When someone dies abroad

When someone dies abroad, the death may seem more distressing because of the complications of being away from home and dealing with strangers. But, you can get help from the British authorities in the UK and overseas.

Finding out about the death

If the person dies abroad while you're at home and the death has been reported to the British Consulate in the country where the person died, they will ask the police to tell the next of kin.

If you hear of the death from anyone else, for example a tour operator, you should contact the Foreign and Commonwealth Office (FCO).

Consular staff in London will keep in touch with the family and the Consulate abroad until burial or cremation overseas or until the deceased has been brought back to the UK. They'll also tell the British Consul of your wishes for the funeral and take details of who'll be responsible for paying the costs involved, such as bringing the body back to the UK.

If the person dies while you're abroad with them, the British Consul will support you by offering practical advice and help with funeral arrangements and other formalities, such as inquests.

If the person died while on a package holiday, the tour operator will be able to contact funeral directors and British Consular staff for you.

Find a British embassy, high commission or consulate abroad.

Registering the death where the person died

You will need to register the death according to local regulations and get a Death Certificate. The local police, British Consul or tour guide can advise you on how to do this.

You can also often register the death at the British Consulate as well. You don't have to do this, but if you do you can buy a UK-style death certificate, and the record will be sent to the General Register Office within 12 months. You will also be able to get a copy of the Death Certificate later from the General Register Office or from the British Consul in the country concerned.

If the person who died was a serving member of the British armed forces, their commanding officer can also request the registration.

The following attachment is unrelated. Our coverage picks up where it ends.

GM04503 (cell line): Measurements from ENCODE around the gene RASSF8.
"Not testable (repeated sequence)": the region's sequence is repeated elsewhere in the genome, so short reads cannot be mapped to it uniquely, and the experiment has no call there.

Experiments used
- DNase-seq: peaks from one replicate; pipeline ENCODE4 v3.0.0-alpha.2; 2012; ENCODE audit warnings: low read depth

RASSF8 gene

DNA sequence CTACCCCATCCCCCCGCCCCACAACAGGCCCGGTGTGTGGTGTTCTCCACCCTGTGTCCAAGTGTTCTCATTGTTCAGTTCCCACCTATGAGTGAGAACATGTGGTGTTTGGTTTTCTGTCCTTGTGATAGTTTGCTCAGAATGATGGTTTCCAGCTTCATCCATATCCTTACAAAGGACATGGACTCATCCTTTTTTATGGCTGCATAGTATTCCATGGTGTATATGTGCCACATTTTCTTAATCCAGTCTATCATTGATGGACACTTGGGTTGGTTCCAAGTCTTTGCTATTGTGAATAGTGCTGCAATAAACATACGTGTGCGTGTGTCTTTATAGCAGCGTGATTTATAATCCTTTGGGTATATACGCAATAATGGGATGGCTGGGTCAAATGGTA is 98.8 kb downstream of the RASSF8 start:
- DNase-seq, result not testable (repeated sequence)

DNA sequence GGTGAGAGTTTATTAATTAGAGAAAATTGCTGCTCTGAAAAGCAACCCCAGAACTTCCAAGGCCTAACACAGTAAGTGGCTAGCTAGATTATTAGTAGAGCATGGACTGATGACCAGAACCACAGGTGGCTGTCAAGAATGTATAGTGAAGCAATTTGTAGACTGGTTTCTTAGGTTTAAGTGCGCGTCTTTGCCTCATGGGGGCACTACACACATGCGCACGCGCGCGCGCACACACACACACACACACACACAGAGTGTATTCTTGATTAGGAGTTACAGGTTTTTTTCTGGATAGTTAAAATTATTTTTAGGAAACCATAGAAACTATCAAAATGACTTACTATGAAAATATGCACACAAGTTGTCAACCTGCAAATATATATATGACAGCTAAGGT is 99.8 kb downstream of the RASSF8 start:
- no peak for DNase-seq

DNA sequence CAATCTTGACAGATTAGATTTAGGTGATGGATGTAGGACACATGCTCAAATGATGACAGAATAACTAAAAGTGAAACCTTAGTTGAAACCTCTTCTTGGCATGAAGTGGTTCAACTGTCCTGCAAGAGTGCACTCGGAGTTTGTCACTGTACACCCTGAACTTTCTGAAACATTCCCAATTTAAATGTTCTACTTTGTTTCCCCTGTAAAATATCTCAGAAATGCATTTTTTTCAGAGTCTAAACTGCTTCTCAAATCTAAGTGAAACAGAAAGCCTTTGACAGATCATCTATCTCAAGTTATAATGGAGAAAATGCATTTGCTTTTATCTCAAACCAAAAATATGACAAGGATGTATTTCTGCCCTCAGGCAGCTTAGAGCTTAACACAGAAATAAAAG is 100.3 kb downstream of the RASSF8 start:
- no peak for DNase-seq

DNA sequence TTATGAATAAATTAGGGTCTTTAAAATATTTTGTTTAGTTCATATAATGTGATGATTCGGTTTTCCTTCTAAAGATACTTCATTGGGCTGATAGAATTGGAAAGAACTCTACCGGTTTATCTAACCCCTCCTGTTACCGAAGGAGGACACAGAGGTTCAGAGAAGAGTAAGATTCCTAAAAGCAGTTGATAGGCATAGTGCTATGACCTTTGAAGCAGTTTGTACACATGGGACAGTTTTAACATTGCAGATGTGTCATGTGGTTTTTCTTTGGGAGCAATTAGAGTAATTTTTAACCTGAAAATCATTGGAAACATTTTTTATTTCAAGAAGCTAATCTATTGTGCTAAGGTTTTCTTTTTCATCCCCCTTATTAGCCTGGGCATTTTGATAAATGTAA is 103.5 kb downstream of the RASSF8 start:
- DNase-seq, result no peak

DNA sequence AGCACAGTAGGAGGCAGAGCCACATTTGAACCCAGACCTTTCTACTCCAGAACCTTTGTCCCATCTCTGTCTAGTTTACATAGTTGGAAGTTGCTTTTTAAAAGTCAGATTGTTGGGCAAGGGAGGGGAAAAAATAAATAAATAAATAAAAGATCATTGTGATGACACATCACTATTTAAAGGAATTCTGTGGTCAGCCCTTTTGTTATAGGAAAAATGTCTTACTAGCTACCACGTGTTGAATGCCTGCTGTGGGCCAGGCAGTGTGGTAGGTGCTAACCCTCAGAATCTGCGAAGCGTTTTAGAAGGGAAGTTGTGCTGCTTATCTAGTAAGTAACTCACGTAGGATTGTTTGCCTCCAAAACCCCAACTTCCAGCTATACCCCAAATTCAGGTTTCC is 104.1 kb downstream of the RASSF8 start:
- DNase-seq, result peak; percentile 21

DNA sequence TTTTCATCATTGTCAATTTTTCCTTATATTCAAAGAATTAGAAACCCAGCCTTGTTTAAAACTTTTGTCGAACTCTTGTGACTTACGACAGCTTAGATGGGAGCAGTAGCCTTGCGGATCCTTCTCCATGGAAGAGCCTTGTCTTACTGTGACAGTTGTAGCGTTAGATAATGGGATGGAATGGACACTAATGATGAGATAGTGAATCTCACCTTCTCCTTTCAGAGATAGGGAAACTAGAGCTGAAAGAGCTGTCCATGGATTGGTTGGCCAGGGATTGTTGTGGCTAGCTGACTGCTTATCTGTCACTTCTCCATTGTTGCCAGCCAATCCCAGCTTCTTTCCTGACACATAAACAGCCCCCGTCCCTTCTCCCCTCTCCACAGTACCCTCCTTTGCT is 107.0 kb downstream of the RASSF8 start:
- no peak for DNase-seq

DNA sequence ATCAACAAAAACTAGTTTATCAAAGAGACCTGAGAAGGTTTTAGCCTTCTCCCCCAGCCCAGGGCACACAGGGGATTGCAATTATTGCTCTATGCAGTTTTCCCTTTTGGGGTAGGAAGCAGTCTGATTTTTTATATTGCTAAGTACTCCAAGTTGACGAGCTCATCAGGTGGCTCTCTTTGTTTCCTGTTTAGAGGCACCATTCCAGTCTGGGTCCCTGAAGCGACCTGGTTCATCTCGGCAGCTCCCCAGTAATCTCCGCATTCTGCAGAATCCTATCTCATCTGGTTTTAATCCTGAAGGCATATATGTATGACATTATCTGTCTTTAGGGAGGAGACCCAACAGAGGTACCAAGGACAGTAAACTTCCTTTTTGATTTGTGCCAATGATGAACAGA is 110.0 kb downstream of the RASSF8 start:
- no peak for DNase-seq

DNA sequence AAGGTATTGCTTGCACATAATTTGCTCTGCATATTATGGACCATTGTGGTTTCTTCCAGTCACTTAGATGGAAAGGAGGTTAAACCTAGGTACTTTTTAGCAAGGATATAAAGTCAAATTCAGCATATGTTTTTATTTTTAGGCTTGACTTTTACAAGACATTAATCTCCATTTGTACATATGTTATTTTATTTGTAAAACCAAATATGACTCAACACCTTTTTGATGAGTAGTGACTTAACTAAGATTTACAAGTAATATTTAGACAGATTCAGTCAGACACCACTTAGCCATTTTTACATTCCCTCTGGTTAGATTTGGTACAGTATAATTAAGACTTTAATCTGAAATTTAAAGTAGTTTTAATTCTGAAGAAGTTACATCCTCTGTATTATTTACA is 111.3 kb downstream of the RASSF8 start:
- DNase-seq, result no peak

It's not possible to register the death with the British authorities in a number of countries, including:

  • the Ascension Islands
  • Australia
  • Bermuda
  • Canada
  • Cayman Islands
  • Christmas Islands
  • Falkland Islands
  • Gibraltar
  • Irish Republic
  • Nevis
  • New Zealand
  • St Helena
  • South Africa
  • Turks & Cacos Islands
  • Virgin Islands

If the body is to be brought back to be cremated, this must be reported to the coroner since they need to issue a Certificate for Cremation.

Documents you'll need to register the death

When registering the death, you should take information about yourself and the deceased including:

  • full name
  • date of birth
  • passport number
  • where and when the passport was issued
  • details of the next of kin, if you're not their closest relative

Find out about registering a death in Northern Ireland.

Bringing the body home

If you wish to bring the body back to the UK, British Consular staff will help by putting you in touch with an international funeral director.

The body will need to be embalmed and placed in a zinc-lined coffin before it can be removed from the country. It may take some time to bring the body home, especially if a post-mortem examination is held.

Before you can bring the body home, you'll need the following documents:

  • a certified English translation of the foreign death certificate from the country in which the person died
  • authorisation to remove the deceased's body from the country
  • a certificate of embalming

The British Consul can help you to get the documents above. Advice on translation services can also be sought from relevant British Consulates.

Funeral costs

If the deceased's funeral costs are covered by travel insurance, you should contact the insurance company as soon as possible. They'll be able to contact the funeral directors for you and make the necessary arrangements.

If the deceased's funeral costs are not covered by insurance, you'll be expected to pay all the costs including hospital bills and repatriation (bringing home) of the body and belongings.

Arranging the funeral

You'll need to take an authenticated translation of the death certificate to the register office in the area where you plan to hold the funeral.

The register will then issue a 'certificate of no liability to register'. This certificate is usually given to the funeral director to allow the funeral to go ahead. The certificate is not required if a coroner has issued a Certificate for Cremation or an Order for Burial.

For more information contact the Coroners Service for Northern Ireland

You can arrange for the burial or cremation in the country the person where died. The British Consulate can give you advice about this.

Find out more about arranging a funeral.

Deaths in disasters abroad

If the deceased has been killed in a disaster abroad, ask the Foreign and Commonwealth Office for help. Its staff will provide support and advice. 

The deceased will need to be identified and you may be asked for information about them including a physical description, name and address of the person's UK doctor or dentist. The police may also need a photograph and/or fingerprint samples from the deceased's house.

Travelling on an Irish passport

If the person who has died was travelling on an Irish passport, you should contact the Irish consulate or embassy in the country where the death has happened.

Find out more on the Department of Foreign Affairs and Trade website.

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